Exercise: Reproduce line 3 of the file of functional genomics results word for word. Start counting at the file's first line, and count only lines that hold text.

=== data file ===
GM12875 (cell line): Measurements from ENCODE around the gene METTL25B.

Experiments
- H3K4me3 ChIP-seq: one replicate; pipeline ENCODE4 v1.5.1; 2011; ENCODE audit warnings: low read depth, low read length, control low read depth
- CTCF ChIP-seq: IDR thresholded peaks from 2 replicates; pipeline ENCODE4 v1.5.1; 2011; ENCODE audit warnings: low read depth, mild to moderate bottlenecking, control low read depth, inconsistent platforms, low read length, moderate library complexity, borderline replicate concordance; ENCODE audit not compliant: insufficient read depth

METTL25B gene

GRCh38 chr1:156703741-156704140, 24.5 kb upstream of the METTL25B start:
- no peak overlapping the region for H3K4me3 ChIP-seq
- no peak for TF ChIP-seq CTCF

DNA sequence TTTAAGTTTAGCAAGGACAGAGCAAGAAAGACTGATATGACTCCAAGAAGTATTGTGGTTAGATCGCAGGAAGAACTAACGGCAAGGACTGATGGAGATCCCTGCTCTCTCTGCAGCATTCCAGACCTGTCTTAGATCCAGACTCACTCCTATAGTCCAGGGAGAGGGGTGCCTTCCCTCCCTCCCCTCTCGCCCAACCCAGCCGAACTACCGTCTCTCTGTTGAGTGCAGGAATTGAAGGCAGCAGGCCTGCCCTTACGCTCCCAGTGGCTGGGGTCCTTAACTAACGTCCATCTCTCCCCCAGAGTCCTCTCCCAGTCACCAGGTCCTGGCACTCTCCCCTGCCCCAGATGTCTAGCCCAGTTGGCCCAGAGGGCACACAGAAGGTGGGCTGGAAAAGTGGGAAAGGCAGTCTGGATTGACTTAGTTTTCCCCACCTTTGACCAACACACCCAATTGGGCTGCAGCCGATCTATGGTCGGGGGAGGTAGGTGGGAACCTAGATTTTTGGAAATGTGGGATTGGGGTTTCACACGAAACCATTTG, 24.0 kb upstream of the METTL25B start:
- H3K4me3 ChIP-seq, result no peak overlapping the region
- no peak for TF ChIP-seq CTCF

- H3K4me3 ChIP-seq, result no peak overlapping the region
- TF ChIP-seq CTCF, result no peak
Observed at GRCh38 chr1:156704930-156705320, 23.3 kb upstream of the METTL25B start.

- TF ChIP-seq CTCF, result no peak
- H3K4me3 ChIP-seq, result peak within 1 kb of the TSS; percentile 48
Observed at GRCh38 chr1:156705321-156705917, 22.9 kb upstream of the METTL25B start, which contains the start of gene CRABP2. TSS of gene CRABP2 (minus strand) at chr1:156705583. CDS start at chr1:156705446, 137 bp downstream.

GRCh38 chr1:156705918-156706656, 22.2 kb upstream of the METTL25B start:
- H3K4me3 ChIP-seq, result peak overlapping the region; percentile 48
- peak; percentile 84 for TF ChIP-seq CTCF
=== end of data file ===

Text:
- H3K4me3 ChIP-seq: one replicate; pipeline ENCODE4 v1.5.1; 2011; ENCODE audit warnings: low read depth, low read length, control low read depth